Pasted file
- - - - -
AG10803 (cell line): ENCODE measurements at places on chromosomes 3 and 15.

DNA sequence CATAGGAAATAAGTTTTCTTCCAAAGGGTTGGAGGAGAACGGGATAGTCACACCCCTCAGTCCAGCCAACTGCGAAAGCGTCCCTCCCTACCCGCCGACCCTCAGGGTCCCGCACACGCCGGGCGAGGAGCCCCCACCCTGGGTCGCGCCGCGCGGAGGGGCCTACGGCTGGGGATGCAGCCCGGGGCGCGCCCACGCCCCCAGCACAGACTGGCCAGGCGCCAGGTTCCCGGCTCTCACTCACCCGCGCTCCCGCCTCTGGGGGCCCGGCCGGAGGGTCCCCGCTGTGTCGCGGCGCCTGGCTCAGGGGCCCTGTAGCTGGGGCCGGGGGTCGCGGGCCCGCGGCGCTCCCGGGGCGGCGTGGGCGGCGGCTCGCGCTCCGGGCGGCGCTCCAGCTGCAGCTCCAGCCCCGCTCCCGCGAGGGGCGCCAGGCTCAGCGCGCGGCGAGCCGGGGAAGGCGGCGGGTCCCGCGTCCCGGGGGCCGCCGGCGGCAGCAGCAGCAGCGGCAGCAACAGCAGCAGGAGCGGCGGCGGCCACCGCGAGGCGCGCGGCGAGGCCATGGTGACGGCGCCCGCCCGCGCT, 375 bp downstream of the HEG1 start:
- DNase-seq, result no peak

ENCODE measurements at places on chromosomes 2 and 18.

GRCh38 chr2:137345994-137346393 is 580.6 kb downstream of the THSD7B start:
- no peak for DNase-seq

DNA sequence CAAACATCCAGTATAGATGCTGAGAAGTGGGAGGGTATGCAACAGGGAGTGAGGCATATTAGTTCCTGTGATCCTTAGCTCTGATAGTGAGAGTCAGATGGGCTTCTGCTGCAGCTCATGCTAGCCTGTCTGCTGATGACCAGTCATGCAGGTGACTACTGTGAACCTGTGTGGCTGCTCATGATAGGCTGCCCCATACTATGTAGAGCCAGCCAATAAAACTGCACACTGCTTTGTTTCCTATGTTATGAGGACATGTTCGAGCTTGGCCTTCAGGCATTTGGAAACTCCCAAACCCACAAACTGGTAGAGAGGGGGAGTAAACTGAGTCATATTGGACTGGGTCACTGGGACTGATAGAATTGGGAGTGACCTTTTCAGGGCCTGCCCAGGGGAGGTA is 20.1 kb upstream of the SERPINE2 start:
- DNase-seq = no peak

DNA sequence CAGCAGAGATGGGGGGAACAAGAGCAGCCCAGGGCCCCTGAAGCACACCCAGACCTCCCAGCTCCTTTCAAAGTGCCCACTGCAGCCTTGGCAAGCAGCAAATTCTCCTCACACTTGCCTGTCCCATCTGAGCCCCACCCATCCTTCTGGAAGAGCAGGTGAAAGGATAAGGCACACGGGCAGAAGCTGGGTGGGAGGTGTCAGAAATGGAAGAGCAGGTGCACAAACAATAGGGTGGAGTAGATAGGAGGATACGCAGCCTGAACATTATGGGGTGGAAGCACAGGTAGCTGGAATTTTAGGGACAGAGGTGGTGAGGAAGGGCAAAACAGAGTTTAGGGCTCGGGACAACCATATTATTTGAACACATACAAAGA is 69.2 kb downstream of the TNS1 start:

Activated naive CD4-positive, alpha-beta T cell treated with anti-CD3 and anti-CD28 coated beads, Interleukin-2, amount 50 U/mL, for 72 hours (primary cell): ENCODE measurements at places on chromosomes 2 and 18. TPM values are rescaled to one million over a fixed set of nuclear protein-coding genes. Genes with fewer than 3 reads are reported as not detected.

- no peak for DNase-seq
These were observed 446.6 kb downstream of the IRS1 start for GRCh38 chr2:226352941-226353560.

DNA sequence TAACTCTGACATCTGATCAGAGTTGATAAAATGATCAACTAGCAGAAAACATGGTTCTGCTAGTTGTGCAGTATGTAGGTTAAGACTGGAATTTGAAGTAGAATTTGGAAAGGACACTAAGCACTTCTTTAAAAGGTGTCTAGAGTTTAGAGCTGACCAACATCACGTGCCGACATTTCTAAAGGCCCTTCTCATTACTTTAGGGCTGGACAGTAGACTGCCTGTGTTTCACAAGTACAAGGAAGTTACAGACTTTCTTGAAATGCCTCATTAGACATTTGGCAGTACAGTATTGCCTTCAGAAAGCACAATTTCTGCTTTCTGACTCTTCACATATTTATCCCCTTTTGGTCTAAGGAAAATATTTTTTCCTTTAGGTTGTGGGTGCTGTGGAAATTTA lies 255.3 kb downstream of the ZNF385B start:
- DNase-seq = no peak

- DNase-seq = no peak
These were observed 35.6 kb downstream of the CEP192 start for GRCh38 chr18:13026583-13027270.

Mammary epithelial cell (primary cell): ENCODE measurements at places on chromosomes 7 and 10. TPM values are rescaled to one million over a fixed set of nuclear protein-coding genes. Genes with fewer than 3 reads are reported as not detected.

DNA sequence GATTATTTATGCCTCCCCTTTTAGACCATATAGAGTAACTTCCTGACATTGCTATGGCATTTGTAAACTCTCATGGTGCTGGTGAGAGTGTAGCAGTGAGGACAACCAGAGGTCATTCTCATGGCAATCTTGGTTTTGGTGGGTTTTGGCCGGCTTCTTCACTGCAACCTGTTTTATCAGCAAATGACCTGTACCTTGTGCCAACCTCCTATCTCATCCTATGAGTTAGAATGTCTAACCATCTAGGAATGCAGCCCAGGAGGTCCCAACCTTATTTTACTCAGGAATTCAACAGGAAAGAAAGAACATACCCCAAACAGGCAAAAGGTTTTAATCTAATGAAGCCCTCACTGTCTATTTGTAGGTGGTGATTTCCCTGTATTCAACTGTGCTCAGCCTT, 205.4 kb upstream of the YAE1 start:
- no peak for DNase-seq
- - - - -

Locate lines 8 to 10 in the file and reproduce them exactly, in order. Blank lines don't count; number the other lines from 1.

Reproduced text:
- DNase-seq = no peak

DNA sequence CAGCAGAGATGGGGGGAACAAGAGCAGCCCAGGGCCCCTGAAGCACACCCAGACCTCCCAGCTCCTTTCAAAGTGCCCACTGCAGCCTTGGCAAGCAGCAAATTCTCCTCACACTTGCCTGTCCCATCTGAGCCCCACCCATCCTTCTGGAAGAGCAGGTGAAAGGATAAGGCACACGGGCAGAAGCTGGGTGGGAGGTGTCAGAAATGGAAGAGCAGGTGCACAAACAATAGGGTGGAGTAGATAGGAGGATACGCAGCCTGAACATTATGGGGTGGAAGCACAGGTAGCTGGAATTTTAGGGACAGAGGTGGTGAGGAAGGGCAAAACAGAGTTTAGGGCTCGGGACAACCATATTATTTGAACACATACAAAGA is 69.2 kb downstream of the TNS1 start:

Activated naive CD4-positive, alpha-beta T cell treated with anti-CD3 and anti-CD28 coated beads, Interleukin-2, amount 50 U/mL, for 72 hours (primary cell): ENCODE measurements at places on chromosomes 2 and 18. TPM values are rescaled to one million over a fixed set of nuclear protein-coding genes. Genes with fewer than 3 reads are reported as not detected.